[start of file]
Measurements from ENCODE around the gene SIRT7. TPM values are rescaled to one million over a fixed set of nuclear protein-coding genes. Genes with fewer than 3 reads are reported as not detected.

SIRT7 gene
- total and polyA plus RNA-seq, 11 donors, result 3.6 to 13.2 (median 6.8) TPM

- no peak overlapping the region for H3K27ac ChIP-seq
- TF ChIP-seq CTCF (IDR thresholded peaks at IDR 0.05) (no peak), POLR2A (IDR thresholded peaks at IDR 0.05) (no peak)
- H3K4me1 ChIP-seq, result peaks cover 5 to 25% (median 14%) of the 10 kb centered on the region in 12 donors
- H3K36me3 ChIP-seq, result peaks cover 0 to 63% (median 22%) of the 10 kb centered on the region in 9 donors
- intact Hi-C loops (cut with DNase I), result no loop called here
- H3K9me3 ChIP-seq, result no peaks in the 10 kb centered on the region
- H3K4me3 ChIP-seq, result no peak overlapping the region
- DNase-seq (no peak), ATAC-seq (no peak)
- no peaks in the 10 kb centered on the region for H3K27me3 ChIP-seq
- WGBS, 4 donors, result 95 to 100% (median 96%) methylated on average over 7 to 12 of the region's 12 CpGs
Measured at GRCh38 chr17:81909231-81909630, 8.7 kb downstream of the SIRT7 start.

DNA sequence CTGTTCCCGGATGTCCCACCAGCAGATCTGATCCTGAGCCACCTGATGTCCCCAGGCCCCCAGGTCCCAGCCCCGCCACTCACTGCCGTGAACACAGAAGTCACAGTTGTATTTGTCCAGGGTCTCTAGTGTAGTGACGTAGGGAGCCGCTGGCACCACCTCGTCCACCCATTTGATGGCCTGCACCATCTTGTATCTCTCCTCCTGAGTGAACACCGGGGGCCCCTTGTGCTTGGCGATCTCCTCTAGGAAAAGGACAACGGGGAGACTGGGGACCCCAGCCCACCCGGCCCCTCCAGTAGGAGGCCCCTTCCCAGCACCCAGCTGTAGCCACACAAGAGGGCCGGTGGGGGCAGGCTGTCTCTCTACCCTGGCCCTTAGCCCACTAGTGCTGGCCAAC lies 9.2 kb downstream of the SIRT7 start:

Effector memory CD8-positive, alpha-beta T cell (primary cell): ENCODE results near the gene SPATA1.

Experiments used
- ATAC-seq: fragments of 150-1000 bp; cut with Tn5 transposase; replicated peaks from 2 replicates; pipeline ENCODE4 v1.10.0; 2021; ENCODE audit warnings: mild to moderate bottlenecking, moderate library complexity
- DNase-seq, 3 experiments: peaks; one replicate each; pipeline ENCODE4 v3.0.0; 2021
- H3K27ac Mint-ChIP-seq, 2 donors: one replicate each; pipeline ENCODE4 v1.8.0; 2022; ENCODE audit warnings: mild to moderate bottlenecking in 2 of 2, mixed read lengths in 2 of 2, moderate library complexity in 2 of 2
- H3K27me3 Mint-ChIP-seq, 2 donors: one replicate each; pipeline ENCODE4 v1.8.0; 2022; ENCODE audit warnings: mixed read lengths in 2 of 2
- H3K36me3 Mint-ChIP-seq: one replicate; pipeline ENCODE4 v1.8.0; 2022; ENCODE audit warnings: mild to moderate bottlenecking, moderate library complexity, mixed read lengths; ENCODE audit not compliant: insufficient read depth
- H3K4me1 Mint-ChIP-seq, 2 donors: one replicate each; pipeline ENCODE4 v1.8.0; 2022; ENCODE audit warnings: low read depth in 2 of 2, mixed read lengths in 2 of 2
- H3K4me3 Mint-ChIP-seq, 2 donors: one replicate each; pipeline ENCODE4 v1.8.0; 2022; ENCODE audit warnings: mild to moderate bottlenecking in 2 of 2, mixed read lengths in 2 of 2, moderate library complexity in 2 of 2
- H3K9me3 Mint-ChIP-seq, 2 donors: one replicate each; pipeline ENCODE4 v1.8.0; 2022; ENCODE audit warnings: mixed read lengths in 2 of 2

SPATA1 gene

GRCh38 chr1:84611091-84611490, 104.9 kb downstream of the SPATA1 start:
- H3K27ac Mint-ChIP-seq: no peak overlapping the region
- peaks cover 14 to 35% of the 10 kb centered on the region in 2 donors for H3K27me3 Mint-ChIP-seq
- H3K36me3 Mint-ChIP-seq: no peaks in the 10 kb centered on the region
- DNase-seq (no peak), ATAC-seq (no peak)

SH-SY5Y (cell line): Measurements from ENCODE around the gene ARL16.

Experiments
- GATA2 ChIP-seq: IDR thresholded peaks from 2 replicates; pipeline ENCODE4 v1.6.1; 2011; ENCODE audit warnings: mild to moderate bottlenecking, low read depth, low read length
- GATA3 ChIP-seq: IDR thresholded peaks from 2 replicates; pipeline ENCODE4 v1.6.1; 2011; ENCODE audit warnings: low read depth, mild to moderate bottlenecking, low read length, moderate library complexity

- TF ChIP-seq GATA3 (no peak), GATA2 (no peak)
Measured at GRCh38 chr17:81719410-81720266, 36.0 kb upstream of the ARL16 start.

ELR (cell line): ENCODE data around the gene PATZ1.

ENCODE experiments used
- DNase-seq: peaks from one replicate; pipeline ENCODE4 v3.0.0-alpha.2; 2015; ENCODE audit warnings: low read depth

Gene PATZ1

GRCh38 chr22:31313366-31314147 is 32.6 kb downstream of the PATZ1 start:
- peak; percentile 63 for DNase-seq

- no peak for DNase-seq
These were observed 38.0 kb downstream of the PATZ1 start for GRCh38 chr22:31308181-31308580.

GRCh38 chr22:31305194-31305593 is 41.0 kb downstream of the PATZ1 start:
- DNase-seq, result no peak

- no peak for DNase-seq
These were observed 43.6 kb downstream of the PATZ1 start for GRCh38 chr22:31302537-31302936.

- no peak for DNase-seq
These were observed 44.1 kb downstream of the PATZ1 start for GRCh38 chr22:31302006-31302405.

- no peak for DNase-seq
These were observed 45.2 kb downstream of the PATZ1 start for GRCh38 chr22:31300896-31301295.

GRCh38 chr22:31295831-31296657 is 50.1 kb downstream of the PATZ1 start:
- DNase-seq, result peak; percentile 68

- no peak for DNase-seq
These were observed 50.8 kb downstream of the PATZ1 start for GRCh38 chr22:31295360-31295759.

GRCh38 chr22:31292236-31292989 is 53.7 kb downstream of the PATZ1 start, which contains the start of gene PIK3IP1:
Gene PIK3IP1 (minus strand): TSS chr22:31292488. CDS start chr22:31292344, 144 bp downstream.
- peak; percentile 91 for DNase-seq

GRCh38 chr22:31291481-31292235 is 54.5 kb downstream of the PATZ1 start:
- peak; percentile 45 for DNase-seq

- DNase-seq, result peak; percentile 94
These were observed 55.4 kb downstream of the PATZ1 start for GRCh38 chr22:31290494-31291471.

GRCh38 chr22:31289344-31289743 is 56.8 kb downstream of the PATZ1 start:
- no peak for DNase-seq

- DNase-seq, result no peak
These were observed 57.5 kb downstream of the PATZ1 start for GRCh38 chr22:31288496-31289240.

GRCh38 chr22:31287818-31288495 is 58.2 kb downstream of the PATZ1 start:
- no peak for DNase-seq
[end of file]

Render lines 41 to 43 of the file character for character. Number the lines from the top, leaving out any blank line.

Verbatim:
Gene PATZ1

GRCh38 chr22:31313366-31314147 is 32.6 kb downstream of the PATZ1 start:
- peak; percentile 63 for DNase-seq